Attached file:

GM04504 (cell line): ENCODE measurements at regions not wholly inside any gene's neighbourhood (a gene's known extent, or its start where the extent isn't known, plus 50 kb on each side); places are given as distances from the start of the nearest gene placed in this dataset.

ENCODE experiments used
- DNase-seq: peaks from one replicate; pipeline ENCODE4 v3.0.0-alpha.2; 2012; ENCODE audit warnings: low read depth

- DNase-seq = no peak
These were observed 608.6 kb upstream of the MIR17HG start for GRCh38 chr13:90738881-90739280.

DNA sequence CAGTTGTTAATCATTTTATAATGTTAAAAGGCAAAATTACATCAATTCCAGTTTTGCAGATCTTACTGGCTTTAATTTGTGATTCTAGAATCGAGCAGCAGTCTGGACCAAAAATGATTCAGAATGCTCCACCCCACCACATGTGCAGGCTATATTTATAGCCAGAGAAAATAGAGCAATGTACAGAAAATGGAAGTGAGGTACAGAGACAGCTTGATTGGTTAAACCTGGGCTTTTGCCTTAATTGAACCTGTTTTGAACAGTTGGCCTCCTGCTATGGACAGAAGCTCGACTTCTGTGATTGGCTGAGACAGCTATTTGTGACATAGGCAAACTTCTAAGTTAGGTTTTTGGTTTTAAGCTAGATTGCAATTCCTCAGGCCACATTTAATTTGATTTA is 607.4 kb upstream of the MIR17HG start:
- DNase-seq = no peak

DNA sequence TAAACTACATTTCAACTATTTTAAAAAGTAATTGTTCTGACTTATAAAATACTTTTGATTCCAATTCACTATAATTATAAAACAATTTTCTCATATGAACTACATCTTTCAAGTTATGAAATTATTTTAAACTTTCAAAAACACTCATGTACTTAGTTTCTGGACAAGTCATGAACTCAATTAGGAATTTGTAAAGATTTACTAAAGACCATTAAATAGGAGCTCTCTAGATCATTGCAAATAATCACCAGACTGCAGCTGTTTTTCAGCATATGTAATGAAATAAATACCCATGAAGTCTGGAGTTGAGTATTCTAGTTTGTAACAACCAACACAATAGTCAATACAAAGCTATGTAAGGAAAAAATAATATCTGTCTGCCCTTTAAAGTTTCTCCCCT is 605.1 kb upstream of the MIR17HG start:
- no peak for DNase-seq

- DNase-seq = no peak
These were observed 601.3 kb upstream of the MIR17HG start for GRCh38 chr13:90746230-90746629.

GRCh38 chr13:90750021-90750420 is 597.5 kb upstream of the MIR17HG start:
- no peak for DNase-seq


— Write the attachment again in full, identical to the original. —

GM04504 (cell line): ENCODE measurements at regions not wholly inside any gene's neighbourhood (a gene's known extent, or its start where the extent isn't known, plus 50 kb on each side); places are given as distances from the start of the nearest gene placed in this dataset.

ENCODE experiments used
- DNase-seq: peaks from one replicate; pipeline ENCODE4 v3.0.0-alpha.2; 2012; ENCODE audit warnings: low read depth

- DNase-seq = no peak
These were observed 608.6 kb upstream of the MIR17HG start for GRCh38 chr13:90738881-90739280.

DNA sequence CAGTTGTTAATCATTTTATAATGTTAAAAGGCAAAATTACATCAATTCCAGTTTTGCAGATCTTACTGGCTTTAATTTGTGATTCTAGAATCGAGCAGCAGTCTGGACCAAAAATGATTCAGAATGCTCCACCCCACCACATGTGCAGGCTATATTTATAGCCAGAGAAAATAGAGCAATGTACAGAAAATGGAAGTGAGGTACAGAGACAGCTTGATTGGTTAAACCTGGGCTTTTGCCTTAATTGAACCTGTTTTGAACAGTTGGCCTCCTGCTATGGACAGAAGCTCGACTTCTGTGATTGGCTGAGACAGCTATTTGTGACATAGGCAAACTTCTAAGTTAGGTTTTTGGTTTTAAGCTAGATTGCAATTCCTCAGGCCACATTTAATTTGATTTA is 607.4 kb upstream of the MIR17HG start:
- DNase-seq = no peak

DNA sequence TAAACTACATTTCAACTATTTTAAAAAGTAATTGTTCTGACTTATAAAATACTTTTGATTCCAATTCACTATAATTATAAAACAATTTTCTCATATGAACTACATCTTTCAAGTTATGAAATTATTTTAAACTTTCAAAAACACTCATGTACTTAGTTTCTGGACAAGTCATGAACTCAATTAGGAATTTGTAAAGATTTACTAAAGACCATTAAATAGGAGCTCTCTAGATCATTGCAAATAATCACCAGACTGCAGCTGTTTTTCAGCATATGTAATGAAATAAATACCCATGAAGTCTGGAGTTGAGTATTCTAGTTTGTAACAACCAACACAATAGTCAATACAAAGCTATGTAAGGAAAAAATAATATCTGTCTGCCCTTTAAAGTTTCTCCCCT is 605.1 kb upstream of the MIR17HG start:
- no peak for DNase-seq

- DNase-seq = no peak
These were observed 601.3 kb upstream of the MIR17HG start for GRCh38 chr13:90746230-90746629.

GRCh38 chr13:90750021-90750420 is 597.5 kb upstream of the MIR17HG start:
- no peak for DNase-seq